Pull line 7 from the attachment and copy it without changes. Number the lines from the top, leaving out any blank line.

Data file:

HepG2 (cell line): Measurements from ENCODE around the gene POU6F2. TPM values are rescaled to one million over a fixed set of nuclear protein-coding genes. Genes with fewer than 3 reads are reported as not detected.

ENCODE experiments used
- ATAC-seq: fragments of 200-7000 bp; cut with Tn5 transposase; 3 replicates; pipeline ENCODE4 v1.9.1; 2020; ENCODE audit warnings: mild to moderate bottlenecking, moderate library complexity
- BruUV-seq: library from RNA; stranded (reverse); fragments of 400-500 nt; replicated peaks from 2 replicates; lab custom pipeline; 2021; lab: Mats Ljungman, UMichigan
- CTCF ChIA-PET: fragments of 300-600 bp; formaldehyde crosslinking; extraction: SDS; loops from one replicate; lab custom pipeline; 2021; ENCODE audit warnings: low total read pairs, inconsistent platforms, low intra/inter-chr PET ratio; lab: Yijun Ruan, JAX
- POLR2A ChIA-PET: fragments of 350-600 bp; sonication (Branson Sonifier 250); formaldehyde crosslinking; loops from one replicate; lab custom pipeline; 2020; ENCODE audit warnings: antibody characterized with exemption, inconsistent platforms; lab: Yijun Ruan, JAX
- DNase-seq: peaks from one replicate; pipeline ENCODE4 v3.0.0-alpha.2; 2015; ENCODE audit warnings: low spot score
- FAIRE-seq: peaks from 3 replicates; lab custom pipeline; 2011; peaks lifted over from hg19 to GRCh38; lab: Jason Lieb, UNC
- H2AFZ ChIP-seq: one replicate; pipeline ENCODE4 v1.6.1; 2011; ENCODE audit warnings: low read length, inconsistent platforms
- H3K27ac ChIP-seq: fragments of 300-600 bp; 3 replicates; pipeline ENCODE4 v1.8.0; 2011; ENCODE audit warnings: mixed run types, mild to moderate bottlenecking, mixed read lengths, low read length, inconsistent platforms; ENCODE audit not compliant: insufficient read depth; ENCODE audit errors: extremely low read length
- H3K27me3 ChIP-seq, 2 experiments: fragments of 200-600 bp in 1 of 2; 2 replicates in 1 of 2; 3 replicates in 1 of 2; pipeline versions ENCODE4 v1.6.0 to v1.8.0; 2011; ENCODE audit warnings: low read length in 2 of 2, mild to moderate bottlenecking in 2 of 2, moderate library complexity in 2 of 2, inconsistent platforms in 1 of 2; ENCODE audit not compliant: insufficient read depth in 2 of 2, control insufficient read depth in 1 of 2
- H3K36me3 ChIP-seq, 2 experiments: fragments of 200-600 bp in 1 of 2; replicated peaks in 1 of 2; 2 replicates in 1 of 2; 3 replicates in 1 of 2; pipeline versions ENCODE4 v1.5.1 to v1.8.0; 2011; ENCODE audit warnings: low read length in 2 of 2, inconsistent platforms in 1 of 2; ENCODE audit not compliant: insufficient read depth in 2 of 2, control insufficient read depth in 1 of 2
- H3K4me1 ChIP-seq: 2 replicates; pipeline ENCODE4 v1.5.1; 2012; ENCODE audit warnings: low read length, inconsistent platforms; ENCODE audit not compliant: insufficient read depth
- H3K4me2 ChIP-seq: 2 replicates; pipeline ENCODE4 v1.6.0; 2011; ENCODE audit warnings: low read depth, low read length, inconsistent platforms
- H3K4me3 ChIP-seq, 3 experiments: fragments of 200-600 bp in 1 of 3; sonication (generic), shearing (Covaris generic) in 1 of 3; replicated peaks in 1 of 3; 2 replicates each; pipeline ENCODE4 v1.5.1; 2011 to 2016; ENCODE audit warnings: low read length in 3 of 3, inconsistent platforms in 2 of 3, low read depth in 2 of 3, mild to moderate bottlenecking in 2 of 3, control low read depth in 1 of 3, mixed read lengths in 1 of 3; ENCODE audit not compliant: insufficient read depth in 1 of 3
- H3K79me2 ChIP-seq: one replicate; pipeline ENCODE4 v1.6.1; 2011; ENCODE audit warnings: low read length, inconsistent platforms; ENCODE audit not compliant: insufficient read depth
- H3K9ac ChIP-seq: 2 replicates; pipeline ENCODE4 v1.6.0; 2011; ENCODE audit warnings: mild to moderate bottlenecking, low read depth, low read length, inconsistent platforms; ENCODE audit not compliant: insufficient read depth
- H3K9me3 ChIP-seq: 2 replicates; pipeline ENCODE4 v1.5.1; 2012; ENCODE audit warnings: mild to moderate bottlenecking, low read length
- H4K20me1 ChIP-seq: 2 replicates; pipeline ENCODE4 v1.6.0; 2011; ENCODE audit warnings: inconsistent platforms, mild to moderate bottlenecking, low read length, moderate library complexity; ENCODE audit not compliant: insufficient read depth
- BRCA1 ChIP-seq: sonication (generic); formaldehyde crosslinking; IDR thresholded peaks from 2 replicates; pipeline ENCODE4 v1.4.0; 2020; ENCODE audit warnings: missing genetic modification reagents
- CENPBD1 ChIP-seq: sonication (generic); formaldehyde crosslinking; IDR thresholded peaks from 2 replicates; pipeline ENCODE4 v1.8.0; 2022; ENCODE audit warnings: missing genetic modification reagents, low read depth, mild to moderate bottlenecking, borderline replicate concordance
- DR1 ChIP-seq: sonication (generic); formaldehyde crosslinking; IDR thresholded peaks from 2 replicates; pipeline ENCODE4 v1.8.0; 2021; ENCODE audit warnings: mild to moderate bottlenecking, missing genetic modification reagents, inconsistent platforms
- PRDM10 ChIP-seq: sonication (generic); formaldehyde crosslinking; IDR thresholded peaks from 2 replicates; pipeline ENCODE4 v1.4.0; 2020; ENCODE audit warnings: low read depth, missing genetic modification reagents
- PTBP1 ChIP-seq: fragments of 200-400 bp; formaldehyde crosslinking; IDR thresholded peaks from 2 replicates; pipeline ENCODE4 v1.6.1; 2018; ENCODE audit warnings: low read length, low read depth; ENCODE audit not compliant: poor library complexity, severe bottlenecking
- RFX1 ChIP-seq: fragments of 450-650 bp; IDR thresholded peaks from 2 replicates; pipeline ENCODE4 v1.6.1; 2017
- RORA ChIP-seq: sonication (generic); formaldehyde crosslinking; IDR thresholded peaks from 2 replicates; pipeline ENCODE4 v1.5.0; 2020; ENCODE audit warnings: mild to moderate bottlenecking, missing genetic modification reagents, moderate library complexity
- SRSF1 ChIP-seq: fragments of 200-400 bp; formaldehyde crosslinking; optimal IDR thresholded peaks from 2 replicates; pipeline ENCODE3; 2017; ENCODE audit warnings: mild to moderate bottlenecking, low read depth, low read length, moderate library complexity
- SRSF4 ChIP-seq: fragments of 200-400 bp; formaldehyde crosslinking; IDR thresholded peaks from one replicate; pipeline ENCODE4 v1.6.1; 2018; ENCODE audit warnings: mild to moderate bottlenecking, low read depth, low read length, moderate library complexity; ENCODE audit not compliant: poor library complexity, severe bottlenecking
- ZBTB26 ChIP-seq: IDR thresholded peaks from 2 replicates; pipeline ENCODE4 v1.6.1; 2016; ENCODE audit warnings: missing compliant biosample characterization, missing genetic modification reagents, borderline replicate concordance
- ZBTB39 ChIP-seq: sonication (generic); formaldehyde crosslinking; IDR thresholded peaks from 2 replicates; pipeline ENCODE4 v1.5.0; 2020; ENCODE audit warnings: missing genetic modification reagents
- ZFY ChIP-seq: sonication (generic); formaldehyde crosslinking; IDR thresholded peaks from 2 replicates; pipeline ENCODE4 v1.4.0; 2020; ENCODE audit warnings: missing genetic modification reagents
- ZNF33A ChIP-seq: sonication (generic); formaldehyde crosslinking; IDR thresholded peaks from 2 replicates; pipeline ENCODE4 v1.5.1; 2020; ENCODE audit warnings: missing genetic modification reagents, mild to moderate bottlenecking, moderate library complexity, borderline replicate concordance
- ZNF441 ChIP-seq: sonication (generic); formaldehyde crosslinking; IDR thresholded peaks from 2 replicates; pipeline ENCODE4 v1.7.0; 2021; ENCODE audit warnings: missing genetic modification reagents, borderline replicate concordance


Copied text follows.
- DNase-seq: peaks from one replicate; pipeline ENCODE4 v3.0.0-alpha.2; 2015; ENCODE audit warnings: low spot score